As always, The Cliff astonishes with its gorgeous sweeping view of the ocean and Main Beach. What attracts most dog owners is a menu that is a pooch’s delight. 

[The Cliff was friendly to canines last year, when this article was first written – and now that it is offering Yappy Hours, it is even more friendly… Visit www.thecliffrestaurant.com to learn more.]

Gluten-free, dairy-free snack treats are flavored individually with liver, carrots, and peanut butter, to mention a few.

Owner Sharon Haron’s chow mix, Precious, headlines the dog menu. Customers know now to call ahead for the best tables for pets and people.

Charley was in his element.

But doggone it, even the best of days come to an end. We left The Cliff and I returned home to a hungry cat, Boris, whose menu never changes. Tuna entrée is his thing, and he prefers it served straight from the can. 

Never does he ask to go out for a walk, and he certainly has no expectation of a restaurant meal.

Meanwhile back at Dianne’s place, Charley was waiting for his specially cooked chicken breast.

And they say cats are fussy! 

To become a member of Friends of Laguna Beach Dog Park, visit http://www.lagunabeachdogpark.com.

(Other dog-friendly downtown restaurants that are fine with dogs on their patios include Anastasia Café; Central Coastal Peruvian; GG’s Bistro; Gina’s Pizza, north and south; Hennessey’s Tavern; Laguna Beach Brewery and Grille; Moulin Bistro; Ristorante Rumari; Rooftop Lounge; Sapphire; Sushi Laguna; Taverna; Urth Café; and Zinc Café…and probably more…seems dogs are welcome almost everywhere in Laguna where there is outdoor seating!)


Three “old goats” combine forces and talents in aiding Nepal and finally meet up in the US

Three “old goats,” as executive director of R Star Foundation, Rosalind Russell, calls herself, Dan Laney, and Robin Pierson, all share an interest in R Star and helping the Nepalese improve their economy. The nonprofit R Star provides real live goats and thus income for Nepalese families impoverished by a devastating earthquake two years ago.

But despite their volunteerism for R Star and visits to Nepal, the three hadn’t met. Recently, they did, of all places, at the OC Fair, in the livestock arena (of course), where Dan is an official “goat judge.”

Rosalind and Dan had initially met on Facebook, became friends, and joined together in their respective missions to help Nepal’s economic growth one goat at a time. The two finally met in Kathmandu in late December 2016. 

Dan recently taught the women of R Star’s village better ways of caring for their animals’ health and wellbeing. He is also teaching the Livestock Department of Nepal how to instruct the villagers.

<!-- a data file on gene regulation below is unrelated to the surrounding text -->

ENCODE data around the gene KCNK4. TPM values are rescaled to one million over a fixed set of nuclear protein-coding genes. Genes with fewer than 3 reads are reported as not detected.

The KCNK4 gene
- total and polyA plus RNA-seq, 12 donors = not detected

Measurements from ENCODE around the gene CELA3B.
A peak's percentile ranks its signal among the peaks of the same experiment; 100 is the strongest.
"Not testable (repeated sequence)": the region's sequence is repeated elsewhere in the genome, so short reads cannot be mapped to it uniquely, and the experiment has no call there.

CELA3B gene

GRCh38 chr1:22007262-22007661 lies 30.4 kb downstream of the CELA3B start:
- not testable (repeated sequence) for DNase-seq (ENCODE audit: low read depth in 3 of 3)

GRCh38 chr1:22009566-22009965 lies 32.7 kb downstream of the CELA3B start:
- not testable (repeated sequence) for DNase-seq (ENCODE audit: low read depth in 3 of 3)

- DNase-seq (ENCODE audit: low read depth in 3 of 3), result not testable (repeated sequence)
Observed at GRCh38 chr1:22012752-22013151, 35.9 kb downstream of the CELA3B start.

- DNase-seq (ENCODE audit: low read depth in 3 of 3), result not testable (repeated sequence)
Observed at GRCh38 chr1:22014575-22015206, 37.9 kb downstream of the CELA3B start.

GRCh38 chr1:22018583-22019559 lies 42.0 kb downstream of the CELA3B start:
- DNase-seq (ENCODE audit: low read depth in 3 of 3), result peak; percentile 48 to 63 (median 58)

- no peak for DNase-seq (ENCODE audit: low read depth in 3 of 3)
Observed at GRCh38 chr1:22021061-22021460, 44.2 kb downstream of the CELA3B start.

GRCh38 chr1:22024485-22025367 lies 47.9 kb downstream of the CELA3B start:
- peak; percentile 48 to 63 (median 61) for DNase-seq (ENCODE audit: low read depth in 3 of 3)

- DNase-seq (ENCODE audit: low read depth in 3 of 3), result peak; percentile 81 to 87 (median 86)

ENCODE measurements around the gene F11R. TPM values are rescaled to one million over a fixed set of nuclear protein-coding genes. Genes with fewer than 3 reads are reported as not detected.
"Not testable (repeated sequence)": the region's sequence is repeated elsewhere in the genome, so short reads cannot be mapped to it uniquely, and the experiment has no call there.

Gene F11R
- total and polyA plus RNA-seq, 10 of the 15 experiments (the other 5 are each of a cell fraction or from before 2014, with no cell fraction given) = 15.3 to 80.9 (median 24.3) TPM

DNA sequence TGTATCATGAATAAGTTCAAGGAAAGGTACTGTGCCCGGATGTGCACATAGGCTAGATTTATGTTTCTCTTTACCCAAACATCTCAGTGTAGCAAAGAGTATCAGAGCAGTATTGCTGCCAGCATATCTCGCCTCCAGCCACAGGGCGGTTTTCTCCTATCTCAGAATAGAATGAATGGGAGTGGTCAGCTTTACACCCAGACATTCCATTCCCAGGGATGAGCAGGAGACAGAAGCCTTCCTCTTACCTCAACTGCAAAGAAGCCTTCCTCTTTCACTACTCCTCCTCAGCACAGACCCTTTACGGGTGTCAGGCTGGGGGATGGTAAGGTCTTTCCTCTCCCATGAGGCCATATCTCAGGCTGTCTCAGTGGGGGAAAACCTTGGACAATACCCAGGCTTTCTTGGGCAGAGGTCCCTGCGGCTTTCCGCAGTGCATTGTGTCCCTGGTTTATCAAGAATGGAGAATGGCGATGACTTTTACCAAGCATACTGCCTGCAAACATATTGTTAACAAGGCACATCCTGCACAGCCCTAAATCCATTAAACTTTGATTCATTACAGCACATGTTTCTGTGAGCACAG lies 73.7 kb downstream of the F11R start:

Nearly a decade ago, Laguna Beach’s Robin Pierson, a former journalist, offered her writing expertise as a volunteer for R Star. She has twice traveled to teach at the Top of the World in Nepal, a school R Star built and runs with an attendance of 60 Wojethar village children. 

To promote their work, during her last visit to Nepal, Robin wrote about Dan’s goat training for the villagers. But because Dan lives in northern California, she interviewed him on the telephone, and they never met.

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Submitted photo

L-R, Rosalind Russell, Dan Laney, and Robin Pierson finally meet at the OC Fair

Rosalind said, “The meeting was simply fun, filled with laughter with goats bah bah-ing in the background, with the smells of the sweet straw on the judging floor flooding our nostrils. It was like old home week in the barn, not like Nepal at all.” 

“The gathering was fun and educational as we watched and listened to Dan award the goat winners for their stock,” added Robin.

The three agreed to meet up in Nepal to continue efforts to assist the lives of the Nepalese. The Nepalese are still crippled by the severe home losses suffered during the quakes over two years ago, and these three are doing all they can to help.

In the meantime, they were grateful to meet in person in California, quite a contrast to Nepal. 

R Star is always looking for enthusiastic volunteers and generous donors. 

For more information, contact This email address is being protected from spambots. You need JavaScript enabled to view it. or call: 949 497 4911. www.RStarFoundation.org


Join author Midge Raymond at LBB on Sun, Aug 13, as she discusses her new novel, My Last Continent

On Sun, Aug 13, at 4 p.m., Laguna Beach Books welcomes author Midge Raymond, who will be discussing her new book, My Last Continent. According to Laguna Beach Books, the novel is packed with emotional intelligence and high stakes, a harrowing, searching story of love and loss in one of the most remote places on earth, a land of harsh beauty where even the smallest missteps have tragic consequences.